When he realized I was at Eleven to cover that evening’s show, Mark “Harpo” Delguidice’s face lit up. Although the Myspace for Harpco, his “folk/rock/blues/Americana” band, waxes wise-ass (“We vowed to forge ahead to become one of the least-known dive bands around”), some chagrin colors his admission, “Harpco’s played around Adams Avenue for six or seven years without a single line of press. I’ve always said, ‘Who do you have to sleep with in this town to get a write-up?’”
Originally from Chicago, Harpo moved from San Francisco to San Diego with his wife, Sue (a founder of the Dinettes who’s played in bands such as Slackjaw, Private Sector, and Shelf Life), in 1999. He’s excited that Sue joined Harpco in January.
“She’s jammed at some of our gigs. We asked her to reconsider [joining] when we played for her birthday in January. The crowd loved the new sound so much, she had to join.”
Harpco performs at Eleven on Friday, April 1.
How did you get the name “Harpo”?
“As a kid, I lived behind the Kingston Mines blues club in Chicago. I’d sneak in and bug the old players — in those days, bars weren’t so tight. I was fascinated with the blues. I got to learn from Big Walter Horton. He didn’t like me calling myself ‘Lil Johnny Winter’ (I had long blond hair) because I played harp, not guitar, then. So he started callin’ me ‘Lil Harpo.’ I dropped the ‘lil’ when I got older.”
You’re about to celebrate “the big 5-0.”
“I’m easing into my wiser years, it seems. It is harder to stay out till two a.m. I enjoy telling stories to the youngsters: ‘Yep, saw Zeppelin in ’76…hanging with Spinal Tap…seeing Black Flag’s first tour.’ I worked backstage a long time.”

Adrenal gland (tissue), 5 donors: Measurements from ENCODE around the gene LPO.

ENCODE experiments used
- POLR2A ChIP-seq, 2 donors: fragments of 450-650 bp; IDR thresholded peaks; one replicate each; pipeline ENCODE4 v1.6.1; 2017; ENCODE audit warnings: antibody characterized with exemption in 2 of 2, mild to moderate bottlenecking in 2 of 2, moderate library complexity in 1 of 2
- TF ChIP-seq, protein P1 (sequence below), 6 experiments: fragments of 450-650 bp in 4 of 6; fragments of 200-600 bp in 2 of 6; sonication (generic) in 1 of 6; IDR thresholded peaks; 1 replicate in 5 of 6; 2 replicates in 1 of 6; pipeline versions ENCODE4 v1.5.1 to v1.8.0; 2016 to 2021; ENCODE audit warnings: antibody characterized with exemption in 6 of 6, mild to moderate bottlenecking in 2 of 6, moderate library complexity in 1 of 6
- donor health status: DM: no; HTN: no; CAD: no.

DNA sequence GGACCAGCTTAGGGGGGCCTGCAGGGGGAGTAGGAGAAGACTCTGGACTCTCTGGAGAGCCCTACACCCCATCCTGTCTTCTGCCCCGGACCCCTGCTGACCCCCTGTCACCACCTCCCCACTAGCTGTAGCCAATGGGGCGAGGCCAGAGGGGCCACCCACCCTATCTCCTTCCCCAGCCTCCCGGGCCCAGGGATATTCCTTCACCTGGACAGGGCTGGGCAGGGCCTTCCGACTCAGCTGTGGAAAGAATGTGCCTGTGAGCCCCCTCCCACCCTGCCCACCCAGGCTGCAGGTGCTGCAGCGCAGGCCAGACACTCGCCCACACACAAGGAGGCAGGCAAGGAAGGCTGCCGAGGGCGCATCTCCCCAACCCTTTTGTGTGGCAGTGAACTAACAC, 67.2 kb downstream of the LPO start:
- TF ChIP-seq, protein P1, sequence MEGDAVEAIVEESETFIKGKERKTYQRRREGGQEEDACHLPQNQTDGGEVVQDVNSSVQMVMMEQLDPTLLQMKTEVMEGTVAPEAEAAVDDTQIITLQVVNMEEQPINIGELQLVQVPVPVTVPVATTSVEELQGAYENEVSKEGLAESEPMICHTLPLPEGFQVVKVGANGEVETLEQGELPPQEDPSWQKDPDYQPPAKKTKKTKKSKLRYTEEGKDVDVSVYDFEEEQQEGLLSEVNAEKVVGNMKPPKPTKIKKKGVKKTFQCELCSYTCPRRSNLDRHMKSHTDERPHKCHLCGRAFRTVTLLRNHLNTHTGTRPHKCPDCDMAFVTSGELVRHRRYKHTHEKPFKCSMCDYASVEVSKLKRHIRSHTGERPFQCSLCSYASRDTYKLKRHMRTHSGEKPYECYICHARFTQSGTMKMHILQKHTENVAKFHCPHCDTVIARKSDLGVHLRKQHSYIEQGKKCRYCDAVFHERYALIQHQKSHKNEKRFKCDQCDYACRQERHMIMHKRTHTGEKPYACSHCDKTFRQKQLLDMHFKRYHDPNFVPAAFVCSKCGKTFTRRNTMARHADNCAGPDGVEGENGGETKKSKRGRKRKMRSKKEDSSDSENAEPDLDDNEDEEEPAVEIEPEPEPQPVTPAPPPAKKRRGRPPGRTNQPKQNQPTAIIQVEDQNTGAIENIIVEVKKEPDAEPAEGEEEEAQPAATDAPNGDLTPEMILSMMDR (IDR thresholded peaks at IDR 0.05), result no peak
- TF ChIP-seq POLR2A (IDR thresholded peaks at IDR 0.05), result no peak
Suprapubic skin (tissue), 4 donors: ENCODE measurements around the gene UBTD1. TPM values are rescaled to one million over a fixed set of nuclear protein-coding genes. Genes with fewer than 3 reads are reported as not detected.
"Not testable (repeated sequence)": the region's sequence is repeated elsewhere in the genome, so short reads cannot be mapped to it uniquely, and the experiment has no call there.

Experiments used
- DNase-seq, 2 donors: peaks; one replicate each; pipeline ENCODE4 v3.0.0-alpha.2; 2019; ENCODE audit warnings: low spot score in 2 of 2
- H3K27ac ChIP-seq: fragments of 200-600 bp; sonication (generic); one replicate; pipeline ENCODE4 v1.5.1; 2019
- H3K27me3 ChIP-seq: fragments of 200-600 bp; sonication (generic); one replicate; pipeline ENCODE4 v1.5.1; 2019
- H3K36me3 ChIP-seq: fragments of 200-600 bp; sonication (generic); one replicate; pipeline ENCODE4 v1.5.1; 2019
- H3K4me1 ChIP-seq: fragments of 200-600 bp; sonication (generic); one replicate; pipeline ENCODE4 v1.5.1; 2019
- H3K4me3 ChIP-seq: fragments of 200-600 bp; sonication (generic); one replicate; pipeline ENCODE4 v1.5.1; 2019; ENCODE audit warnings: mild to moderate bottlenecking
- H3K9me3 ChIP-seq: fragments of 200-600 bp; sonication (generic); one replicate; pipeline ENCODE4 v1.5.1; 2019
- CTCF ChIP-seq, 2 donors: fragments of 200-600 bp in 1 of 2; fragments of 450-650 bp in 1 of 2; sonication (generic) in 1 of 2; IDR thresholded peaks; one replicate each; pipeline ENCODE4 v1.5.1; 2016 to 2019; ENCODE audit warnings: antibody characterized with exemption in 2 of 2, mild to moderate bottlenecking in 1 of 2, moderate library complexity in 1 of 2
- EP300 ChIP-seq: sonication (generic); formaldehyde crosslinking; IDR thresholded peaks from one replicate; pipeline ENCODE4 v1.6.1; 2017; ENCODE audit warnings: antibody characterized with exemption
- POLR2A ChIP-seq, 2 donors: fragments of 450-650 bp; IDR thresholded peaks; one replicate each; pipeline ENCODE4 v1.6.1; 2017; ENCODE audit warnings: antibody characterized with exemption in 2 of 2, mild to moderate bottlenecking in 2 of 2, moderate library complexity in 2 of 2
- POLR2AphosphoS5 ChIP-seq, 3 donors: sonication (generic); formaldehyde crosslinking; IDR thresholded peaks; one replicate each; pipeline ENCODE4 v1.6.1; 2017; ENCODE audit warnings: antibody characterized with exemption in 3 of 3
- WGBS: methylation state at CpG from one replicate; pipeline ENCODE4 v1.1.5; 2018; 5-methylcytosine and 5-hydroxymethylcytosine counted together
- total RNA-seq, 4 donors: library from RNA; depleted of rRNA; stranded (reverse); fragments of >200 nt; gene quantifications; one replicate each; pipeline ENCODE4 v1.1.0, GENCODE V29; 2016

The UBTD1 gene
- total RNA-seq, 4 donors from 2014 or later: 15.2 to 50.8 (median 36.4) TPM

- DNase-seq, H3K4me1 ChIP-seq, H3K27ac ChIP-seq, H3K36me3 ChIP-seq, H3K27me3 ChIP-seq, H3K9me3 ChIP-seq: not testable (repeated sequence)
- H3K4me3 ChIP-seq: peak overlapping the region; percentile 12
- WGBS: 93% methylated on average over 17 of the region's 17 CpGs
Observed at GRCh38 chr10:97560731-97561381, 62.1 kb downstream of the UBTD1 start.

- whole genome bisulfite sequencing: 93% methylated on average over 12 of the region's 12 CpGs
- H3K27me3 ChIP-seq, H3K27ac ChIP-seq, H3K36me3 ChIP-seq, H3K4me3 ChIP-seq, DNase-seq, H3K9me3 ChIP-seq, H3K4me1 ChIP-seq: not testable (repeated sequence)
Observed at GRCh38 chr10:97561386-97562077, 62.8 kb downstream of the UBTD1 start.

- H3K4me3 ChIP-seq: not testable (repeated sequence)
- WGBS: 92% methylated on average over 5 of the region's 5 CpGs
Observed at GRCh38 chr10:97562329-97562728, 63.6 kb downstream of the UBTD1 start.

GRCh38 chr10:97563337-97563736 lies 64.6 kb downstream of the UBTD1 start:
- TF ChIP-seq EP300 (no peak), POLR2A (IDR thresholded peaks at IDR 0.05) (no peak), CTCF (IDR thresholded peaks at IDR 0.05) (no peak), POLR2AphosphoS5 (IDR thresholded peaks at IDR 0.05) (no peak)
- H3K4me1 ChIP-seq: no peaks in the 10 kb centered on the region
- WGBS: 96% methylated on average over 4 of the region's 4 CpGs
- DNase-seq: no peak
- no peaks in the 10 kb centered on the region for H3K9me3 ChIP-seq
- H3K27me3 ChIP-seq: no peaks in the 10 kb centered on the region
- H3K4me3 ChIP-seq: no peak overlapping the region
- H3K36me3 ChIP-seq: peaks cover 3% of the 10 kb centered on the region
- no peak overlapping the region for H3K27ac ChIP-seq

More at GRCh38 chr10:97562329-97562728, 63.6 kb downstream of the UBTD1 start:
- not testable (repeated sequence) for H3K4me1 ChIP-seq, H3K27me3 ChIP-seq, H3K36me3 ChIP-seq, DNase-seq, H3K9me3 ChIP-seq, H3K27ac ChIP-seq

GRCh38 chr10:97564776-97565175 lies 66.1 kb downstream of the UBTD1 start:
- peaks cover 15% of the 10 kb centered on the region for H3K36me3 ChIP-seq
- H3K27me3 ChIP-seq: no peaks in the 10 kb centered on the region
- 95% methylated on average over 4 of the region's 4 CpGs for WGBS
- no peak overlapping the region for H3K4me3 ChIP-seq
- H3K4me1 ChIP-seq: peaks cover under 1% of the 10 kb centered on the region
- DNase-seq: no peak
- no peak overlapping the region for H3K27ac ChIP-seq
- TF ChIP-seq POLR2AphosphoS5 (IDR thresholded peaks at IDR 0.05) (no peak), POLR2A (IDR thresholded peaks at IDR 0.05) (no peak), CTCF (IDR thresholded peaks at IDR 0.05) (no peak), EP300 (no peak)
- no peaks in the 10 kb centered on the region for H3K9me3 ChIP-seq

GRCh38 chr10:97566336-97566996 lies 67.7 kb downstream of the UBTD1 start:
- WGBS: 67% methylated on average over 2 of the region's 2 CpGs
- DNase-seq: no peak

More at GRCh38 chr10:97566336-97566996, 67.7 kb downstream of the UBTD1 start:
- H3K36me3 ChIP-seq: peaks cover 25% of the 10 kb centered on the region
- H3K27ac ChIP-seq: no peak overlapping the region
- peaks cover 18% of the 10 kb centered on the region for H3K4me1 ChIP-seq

Hanging with Spinal Tap?
“I worked at the Cabaret Metro Chicago: stage technician, monitor mix, house sound, and backstage security. Hung with everyone from Grandmaster Flash to the Replacements, Concrete Blonde, and Ministry.
“I guarded the dressing room for Spinal Tap. Michael McKean got a big kick out of the fact that I’d never heard of them. He asked me, ‘What are all those people doing, trying to get in the green room?’ I said, ‘I dunno. This band is supposed to be some kind of joke or something.’ Michael said, ‘Well, close the door and come meet everybody.’ It was fun watching Harry put on the mustache and horn helmet. I had no idea what was with that.”
What’s the local scene been like for you?
“San Diego has amazed me; I’ve never had this much fun. It’s the only place I was ever encouraged to do a band by other musicians. Joey Harris really inspired me in the first place, dragging me onstage two weeks after I moved here…I couldn’t have done it without them. I’d given up on playing live or finding a band. We kinda look out for each other here. The only thing missing is a real blues bar, Chicago style.”
Favorite local music memories?
“Watching the Crawdaddys at a wedding, sitting with Country Dick Montana. He had me steal a bottle of vintage champagne off the bride’s table. We drank it and had a blast as he regaled me with Crawdaddys history, and they kicked ass. Marc Cohn at Humphrey’s, three or four years ago. I had tears on my face the whole show; it was so moving. The Heartbreakers as the Dirty Knobs at the Belly Up, without Tom Petty. It was great to see musicians on that level just having a great time. And the last Beat Farmers/Powerthud show at Tio Leo’s.”
The birthday shows seem to be an excuse for drinking lots of beer and creating your ideal scene.
“And it has worked for ten years! So hard to get folks to a show, but everyone comes out for your birthday! The idea came from a jam session Sue and I did when we first moved here from San Francisco — ‘the living room sessions’ at Sylvester Bowen’s house. We’d all do our songs, with everyone jamming on them. I thought, Let’s bring this to the people. And my birthday was coming up.”
Anything special planned for this year’s gathering?
“The Yeastie Boyz, a group of San Diego Brewers Guild players. They do wacky covers about drinking, such as, ‘Are You Drinkin’ with Me, Jesus?’ by the Beat Farmers. And Little Black Birds, a retro cover band with a Southern tinge that Scott Blair’s putting together for this.” ■